Friday would have been John Lennon’s 80th birthday and BBC4 marked the occasion with a night of programmes including a repeat of the Fab Four’s brilliant movie debut A Hard Day’s Night, reminiscences by Yoko and an excellent documentary on Lennon from 2011.
I’ve seen A Hard Day’s Night at least three times but it was as much fun as ever, and I tooknote more than usual of the prominent supporting role of ‘Shake’, the long-faced assistant to the boys’ manager (on screen), played by Norman Rossington.
That’s because John J, a familiar face on TV in the 60s and 70s, was embarrassed by my mum in some London night spot many moons ago. He was one of a number of celebrities who were pally with a wealthy, Anglophile American called Sol Leader. who had a factory in Jermyn Street assembling rotary machines to roast chickens (the ‘Rotissomat’).
Dad’s company sold these machines, very cussessfully, throughout the Midlands and when in London dad and Sol would frequent the clubs and drinking dens of London – Gerry’s Club (run by Gerry ‘Billy Bumter’ Campion), the Pigalle, the Embassy Club, the Talk of the Town… On one occasion my mum, Daisy, joined dad Les on a trip and they spent a boozy evening with Sol and JJ. Dickie Henderson, Ronald Fraser and even Tony Hancock (who sent me a signed photo) were other members of this hard-drinking clique but I don’t know who else was there on the night in question.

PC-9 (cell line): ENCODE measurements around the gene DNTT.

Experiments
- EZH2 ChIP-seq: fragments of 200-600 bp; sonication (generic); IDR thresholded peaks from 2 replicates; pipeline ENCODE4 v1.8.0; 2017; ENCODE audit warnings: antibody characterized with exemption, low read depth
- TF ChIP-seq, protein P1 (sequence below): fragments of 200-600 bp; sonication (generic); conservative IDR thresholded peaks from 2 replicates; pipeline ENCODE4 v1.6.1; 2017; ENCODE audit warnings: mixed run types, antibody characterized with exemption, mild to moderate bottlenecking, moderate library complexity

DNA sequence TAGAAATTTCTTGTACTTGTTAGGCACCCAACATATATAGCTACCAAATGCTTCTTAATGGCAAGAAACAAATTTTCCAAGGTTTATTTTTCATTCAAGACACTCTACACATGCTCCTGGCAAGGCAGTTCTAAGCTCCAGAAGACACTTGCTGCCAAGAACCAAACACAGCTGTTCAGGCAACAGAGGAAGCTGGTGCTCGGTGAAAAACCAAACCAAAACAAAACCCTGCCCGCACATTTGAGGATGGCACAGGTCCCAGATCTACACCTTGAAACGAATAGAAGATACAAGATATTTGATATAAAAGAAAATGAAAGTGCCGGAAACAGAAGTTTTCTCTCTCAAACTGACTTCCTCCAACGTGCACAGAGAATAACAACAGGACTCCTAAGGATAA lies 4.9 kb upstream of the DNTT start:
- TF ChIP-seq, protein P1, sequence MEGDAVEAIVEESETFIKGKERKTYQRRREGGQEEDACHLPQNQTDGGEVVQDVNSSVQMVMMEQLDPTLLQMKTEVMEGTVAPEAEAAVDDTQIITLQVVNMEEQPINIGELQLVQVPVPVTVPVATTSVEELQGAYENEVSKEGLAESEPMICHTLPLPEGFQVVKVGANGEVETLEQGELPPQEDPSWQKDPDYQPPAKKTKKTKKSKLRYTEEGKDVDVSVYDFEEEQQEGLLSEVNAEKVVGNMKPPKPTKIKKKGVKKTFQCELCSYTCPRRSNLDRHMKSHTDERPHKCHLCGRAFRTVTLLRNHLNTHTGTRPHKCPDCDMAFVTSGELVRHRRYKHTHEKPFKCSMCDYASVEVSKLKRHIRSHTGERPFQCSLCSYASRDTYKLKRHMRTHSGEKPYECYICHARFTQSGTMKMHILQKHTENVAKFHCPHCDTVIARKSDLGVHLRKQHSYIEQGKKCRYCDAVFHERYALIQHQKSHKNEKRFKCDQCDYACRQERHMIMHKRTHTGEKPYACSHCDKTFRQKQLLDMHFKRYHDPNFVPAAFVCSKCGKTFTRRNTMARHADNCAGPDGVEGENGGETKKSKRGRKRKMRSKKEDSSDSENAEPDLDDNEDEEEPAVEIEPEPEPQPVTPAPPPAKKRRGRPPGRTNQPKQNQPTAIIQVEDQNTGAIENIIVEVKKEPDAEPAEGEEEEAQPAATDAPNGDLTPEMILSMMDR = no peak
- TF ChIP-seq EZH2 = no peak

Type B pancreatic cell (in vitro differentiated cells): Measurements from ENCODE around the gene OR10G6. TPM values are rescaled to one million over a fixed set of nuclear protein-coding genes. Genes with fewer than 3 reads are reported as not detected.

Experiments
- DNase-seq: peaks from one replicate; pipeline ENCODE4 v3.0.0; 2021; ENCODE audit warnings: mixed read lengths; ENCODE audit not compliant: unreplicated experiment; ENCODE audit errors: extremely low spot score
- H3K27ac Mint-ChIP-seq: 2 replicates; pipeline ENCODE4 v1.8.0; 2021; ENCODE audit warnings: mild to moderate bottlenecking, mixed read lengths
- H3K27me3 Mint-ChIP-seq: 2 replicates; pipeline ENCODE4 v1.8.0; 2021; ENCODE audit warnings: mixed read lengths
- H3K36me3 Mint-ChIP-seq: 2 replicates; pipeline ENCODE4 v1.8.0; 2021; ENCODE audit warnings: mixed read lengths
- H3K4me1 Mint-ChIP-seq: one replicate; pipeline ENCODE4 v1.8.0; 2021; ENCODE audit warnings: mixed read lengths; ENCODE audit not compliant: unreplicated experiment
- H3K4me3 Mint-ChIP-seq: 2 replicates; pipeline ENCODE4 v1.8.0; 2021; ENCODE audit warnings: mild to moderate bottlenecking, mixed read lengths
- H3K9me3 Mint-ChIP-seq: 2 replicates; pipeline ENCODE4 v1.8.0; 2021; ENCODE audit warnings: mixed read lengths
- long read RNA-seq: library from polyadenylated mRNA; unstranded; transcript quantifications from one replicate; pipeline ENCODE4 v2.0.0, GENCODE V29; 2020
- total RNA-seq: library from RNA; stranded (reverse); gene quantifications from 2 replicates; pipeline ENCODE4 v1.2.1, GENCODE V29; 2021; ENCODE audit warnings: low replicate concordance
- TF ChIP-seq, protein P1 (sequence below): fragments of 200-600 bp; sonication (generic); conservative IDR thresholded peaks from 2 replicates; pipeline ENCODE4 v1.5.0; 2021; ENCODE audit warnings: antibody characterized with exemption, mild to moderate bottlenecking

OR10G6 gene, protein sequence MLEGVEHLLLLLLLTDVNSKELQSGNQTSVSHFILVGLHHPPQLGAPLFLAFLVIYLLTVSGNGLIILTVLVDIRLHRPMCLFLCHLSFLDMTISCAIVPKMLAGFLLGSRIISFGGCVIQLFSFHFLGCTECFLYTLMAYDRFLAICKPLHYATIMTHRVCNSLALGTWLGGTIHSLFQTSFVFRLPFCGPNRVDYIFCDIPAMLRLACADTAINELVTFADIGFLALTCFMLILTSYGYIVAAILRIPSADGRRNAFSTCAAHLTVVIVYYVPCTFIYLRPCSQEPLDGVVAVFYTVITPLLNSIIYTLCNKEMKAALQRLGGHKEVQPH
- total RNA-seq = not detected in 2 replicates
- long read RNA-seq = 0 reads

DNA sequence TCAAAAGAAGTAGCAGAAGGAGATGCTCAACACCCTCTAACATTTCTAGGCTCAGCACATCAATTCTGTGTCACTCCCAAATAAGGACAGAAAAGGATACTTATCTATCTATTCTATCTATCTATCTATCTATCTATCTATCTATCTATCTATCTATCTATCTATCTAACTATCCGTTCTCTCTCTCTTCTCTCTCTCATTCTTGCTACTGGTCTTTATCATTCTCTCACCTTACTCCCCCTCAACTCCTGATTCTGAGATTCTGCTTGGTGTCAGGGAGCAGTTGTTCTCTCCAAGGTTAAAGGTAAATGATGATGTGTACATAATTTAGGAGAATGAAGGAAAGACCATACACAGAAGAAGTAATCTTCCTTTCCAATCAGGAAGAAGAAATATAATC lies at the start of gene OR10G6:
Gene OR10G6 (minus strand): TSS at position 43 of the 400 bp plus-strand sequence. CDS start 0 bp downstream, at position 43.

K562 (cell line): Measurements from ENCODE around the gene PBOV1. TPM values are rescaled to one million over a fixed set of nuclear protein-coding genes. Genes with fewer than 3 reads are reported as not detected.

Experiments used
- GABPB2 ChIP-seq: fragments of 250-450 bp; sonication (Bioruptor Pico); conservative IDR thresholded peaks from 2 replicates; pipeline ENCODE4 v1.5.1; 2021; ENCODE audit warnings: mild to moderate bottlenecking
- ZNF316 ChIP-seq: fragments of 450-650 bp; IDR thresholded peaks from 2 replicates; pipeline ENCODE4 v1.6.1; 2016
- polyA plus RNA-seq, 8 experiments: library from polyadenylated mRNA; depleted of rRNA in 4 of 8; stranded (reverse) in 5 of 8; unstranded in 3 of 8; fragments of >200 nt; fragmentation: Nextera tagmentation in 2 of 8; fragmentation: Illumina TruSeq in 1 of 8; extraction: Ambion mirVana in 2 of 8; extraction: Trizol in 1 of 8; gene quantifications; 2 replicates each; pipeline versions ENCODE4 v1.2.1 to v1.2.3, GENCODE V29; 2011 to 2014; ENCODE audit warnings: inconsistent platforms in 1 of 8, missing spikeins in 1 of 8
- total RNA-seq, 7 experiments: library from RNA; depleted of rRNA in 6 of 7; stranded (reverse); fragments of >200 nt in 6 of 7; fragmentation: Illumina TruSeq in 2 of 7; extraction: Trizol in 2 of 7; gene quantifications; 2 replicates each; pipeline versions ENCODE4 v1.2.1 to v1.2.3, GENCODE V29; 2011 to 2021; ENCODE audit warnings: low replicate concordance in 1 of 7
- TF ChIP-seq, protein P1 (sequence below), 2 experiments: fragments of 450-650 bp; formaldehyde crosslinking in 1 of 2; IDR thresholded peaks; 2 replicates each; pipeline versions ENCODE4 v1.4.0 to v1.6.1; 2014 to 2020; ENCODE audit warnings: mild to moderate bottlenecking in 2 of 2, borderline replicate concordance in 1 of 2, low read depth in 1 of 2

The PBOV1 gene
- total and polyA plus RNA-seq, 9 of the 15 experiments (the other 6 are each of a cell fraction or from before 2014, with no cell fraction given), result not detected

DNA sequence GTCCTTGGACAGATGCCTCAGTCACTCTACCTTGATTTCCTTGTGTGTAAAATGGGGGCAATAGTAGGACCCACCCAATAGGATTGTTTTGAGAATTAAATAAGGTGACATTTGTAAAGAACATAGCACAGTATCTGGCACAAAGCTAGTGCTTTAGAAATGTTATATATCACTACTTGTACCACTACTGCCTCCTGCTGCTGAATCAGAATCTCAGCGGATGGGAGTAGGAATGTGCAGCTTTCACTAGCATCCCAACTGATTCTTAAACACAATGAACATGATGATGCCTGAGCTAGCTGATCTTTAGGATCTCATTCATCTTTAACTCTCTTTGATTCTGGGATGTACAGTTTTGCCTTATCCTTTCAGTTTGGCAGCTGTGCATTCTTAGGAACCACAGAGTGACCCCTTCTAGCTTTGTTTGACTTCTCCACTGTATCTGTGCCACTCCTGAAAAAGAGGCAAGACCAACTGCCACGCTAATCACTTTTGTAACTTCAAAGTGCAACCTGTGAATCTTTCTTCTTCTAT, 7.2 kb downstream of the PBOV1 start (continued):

All I do know is that the lanky, balding John J said something self-deprecating about his looks, probably in jest or perhaps in an effort to prompt polite denials. My mum, somewhat tipsy and never tactful at the best of times, blurted out what I’m sure she hoped was some consolation: “I don’t mind that you’re not good-looking,” she said, generously. I’m not sure whether Junkin was really offended or just pretended to be for comic effect, but it went down in family folklore as a classic mum faux pas.
I had my own embarrassing moment with Sol himself a decade or so later, at the wake held at our house after my dad’s funeral. He kept asking for whisky and, at 19, being inexperienced in spirit servings I gave him about half a centimetre of the hard stuff each time. The bottle was in the sideboard, in front of which sat my virtually tee-total Auntie Norma and Uncle George on dining chairs. Each time Sol needed a refill, which was often, I had to displace Norma and George and get the bottle out again. Seeing his serving, Sol kept loudly repeating the mantra “THIS GUY GIVES BAR MEASURES!!”
I would grin back awkwardly, having no clue what he was getting at. Years later I was mortified to realise that he wanted his tumbler filled, not dripped into, or better still I should have handed him the bottle help himself. He must have thought me surpassingly mean. If only he’d said ‘Fill the glass!” I would have done so. Instead, I’ve lived with the mortification of denying him long after Sol also shifted off this mortal coil. If there is a barman in heaven, I do hope he is more generous with the spirits.